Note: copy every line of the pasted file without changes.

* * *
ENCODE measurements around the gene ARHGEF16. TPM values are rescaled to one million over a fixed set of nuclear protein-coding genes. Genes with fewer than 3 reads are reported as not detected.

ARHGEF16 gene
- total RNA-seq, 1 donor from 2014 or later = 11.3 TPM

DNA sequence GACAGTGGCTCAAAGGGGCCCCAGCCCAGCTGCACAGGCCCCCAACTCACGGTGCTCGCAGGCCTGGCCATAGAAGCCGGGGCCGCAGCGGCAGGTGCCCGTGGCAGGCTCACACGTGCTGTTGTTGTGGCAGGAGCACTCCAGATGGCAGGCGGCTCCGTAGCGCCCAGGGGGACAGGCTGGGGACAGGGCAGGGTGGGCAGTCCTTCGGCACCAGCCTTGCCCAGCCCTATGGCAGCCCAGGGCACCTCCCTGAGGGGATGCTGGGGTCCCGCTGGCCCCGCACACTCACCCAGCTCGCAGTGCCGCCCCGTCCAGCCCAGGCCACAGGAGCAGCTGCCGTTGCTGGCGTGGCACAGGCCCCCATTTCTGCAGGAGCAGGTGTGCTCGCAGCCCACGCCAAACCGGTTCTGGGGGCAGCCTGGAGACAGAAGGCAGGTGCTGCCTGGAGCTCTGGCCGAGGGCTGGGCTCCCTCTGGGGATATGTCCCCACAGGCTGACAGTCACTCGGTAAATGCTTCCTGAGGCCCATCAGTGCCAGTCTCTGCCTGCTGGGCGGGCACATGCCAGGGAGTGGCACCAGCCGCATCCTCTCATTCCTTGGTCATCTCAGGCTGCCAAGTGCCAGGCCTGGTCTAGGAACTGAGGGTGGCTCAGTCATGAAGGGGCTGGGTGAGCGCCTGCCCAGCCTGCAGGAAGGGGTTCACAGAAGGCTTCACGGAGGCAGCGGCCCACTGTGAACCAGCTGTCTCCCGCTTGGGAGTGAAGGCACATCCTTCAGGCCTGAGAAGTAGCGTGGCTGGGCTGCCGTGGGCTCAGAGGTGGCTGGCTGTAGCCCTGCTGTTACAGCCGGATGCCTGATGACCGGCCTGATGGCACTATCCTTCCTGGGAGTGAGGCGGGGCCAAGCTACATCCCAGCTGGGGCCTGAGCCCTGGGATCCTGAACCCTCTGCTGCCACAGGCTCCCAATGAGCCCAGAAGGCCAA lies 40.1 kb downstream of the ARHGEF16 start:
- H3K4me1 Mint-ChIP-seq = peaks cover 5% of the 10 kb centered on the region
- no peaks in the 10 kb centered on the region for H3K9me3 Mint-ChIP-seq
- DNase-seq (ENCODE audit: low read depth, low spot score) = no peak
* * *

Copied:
ENCODE measurements around the gene ARHGEF16. TPM values are rescaled to one million over a fixed set of nuclear protein-coding genes. Genes with fewer than 3 reads are reported as not detected.

ARHGEF16 gene
- total RNA-seq, 1 donor from 2014 or later = 11.3 TPM

DNA sequence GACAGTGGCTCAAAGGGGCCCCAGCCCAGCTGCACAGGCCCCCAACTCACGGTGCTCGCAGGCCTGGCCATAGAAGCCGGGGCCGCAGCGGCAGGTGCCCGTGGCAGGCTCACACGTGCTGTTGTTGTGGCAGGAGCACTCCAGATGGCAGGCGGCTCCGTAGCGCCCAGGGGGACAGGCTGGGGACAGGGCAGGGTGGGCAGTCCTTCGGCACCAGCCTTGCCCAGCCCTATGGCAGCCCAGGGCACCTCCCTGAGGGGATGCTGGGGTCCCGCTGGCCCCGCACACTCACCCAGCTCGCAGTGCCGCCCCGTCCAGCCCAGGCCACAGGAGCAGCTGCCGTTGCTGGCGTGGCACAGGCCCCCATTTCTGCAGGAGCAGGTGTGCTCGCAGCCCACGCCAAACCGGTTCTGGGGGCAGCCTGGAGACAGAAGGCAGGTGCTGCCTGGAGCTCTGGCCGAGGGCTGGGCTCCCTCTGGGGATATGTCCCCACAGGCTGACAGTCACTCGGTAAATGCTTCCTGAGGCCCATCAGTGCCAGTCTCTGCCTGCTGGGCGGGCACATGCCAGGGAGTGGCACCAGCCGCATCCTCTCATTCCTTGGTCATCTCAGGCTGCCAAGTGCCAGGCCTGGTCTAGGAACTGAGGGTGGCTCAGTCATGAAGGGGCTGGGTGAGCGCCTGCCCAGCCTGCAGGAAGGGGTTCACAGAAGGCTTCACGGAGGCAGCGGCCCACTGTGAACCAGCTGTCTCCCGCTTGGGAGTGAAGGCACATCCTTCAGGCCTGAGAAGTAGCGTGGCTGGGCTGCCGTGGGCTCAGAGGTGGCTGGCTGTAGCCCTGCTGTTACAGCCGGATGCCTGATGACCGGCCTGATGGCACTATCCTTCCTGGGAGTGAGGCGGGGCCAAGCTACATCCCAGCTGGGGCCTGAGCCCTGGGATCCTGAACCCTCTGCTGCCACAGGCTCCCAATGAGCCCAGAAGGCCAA lies 40.1 kb downstream of the ARHGEF16 start:
- H3K4me1 Mint-ChIP-seq = peaks cover 5% of the 10 kb centered on the region
- no peaks in the 10 kb centered on the region for H3K9me3 Mint-ChIP-seq
- DNase-seq (ENCODE audit: low read depth, low spot score) = no peak